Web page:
Contracts are ubiquitous in the corporate world. They enable businesses to engage in deals, expand their enterprises, and obtain financial success. Under 735 ILCS 5/2-613, one affirmative defense available to parties facing a breach of contract claim is illegality. This defense has been broadly defined as contrary to expressed law, contrary to the policy of expressed law, or contrary to good morals. Generally, when a court accepts an affirmative defense of illegality, the contract in question is void.

Illegality can be an issue even when the normal requirements of contracts, such as acceptance of offers, consideration, and contractual capacity, are present. In fact, a court may strike a contract as illegal even if the parties do not raise the issue and genuinely believe the contract is legally binding.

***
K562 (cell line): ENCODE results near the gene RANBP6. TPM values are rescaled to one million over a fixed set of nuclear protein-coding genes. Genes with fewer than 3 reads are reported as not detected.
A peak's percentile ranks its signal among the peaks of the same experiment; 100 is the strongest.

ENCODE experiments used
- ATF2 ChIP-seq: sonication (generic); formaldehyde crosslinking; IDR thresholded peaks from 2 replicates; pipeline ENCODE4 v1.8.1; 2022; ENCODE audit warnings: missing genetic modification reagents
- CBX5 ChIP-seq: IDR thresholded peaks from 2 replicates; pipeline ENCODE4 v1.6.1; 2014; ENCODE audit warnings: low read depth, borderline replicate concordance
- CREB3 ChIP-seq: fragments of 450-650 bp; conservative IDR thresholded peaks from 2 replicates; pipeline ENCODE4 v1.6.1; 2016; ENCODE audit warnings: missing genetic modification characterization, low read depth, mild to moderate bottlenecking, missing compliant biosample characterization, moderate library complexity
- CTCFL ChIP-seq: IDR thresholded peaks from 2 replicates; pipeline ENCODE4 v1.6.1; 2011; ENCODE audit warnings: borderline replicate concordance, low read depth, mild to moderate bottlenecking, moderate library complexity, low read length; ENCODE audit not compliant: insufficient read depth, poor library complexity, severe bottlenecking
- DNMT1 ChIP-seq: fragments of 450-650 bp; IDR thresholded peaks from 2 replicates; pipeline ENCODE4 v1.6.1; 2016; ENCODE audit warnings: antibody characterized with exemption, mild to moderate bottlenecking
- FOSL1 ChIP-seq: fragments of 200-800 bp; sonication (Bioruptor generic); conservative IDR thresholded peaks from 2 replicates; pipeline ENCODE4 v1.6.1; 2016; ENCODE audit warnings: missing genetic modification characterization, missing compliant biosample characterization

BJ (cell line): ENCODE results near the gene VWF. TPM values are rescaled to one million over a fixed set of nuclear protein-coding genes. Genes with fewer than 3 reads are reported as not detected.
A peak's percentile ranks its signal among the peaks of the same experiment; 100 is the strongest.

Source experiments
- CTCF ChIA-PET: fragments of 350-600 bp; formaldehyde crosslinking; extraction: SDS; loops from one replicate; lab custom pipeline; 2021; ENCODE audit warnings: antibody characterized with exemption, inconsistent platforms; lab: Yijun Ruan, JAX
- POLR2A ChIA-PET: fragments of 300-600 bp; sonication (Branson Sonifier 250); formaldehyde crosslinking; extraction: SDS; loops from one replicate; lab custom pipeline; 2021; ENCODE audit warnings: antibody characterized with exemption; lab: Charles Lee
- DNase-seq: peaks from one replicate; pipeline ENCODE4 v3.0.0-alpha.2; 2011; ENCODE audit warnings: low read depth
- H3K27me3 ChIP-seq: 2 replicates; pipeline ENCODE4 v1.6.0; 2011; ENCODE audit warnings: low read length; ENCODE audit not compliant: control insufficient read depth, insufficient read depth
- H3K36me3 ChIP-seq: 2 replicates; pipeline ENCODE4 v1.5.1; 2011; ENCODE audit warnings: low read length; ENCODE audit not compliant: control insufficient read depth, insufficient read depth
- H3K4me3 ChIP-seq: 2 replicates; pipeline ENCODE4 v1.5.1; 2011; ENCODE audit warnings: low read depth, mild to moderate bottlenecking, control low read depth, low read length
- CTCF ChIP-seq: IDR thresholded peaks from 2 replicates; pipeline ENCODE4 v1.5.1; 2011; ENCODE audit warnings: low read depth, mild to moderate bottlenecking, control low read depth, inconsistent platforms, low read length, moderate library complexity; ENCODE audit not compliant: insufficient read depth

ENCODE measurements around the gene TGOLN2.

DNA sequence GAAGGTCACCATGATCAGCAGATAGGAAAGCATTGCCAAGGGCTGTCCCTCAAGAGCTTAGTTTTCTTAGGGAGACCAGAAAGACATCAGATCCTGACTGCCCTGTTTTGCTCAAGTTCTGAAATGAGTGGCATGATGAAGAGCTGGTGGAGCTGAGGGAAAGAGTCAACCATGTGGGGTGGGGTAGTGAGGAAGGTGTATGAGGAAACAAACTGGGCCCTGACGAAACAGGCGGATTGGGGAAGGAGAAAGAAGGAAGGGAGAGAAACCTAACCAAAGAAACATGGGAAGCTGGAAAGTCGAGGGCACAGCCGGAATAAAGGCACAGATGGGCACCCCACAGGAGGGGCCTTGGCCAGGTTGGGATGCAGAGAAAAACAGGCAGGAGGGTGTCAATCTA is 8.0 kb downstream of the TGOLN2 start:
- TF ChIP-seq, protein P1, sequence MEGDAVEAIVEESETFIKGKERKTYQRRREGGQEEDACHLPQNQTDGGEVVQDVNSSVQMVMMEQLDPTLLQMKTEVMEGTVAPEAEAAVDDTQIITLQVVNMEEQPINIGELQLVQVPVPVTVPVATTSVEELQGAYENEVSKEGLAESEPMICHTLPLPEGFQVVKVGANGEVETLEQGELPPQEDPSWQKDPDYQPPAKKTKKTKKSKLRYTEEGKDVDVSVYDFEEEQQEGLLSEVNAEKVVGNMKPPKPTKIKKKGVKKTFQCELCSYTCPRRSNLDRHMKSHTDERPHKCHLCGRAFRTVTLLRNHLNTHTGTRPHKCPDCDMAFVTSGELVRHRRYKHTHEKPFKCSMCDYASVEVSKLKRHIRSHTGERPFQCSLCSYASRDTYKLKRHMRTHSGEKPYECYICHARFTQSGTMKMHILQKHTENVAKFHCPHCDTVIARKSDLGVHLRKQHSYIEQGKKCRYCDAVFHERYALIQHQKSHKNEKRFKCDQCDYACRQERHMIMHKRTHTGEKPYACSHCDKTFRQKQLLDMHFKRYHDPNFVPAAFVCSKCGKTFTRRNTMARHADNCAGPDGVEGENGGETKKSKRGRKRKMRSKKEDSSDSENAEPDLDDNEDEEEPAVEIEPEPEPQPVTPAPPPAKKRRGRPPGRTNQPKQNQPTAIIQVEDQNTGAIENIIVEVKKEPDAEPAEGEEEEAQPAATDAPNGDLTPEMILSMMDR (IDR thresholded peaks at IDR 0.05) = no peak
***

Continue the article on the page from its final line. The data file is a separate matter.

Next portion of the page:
Classic examples of illegal contracts include contracts that enable prostitution, violate tax law, require the destruction of records, place a hit on an individual, and supply illegal gambling machines.

A severance clause might in some instances mitigate the illegality. A severance clause instructs the court to remove the provision of the contract that is illegal as long as the rest of the contract is legal.

If you are in need of assistance in analyzing your duties or defenses under a contract, contact Thomas E. Patterson at or (312)-223-1699. 

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